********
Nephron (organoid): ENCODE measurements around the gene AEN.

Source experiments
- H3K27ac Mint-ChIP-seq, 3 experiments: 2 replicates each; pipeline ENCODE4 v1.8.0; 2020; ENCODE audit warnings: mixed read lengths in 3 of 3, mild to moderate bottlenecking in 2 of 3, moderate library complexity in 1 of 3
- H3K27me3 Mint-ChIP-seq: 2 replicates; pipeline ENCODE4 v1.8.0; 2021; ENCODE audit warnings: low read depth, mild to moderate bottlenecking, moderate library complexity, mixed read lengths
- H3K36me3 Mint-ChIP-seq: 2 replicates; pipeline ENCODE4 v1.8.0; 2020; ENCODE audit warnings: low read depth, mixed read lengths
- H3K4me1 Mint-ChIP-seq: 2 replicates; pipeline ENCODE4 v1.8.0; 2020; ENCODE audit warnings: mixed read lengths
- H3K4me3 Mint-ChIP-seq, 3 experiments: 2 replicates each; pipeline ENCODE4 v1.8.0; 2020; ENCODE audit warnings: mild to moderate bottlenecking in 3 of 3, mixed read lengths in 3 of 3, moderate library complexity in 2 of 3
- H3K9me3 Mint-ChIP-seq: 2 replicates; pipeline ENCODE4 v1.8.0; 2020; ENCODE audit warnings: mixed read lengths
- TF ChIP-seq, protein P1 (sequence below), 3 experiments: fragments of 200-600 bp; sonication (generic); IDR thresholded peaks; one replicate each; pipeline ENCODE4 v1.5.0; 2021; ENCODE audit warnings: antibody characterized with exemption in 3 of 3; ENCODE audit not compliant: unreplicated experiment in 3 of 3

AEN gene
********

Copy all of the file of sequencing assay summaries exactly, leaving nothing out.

Nephron (organoid): ENCODE measurements around the gene AEN.

Source experiments
- H3K27ac Mint-ChIP-seq, 3 experiments: 2 replicates each; pipeline ENCODE4 v1.8.0; 2020; ENCODE audit warnings: mixed read lengths in 3 of 3, mild to moderate bottlenecking in 2 of 3, moderate library complexity in 1 of 3
- H3K27me3 Mint-ChIP-seq: 2 replicates; pipeline ENCODE4 v1.8.0; 2021; ENCODE audit warnings: low read depth, mild to moderate bottlenecking, moderate library complexity, mixed read lengths
- H3K36me3 Mint-ChIP-seq: 2 replicates; pipeline ENCODE4 v1.8.0; 2020; ENCODE audit warnings: low read depth, mixed read lengths
- H3K4me1 Mint-ChIP-seq: 2 replicates; pipeline ENCODE4 v1.8.0; 2020; ENCODE audit warnings: mixed read lengths
- H3K4me3 Mint-ChIP-seq, 3 experiments: 2 replicates each; pipeline ENCODE4 v1.8.0; 2020; ENCODE audit warnings: mild to moderate bottlenecking in 3 of 3, mixed read lengths in 3 of 3, moderate library complexity in 2 of 3
- H3K9me3 Mint-ChIP-seq: 2 replicates; pipeline ENCODE4 v1.8.0; 2020; ENCODE audit warnings: mixed read lengths
- TF ChIP-seq, protein P1 (sequence below), 3 experiments: fragments of 200-600 bp; sonication (generic); IDR thresholded peaks; one replicate each; pipeline ENCODE4 v1.5.0; 2021; ENCODE audit warnings: antibody characterized with exemption in 3 of 3; ENCODE audit not compliant: unreplicated experiment in 3 of 3

AEN gene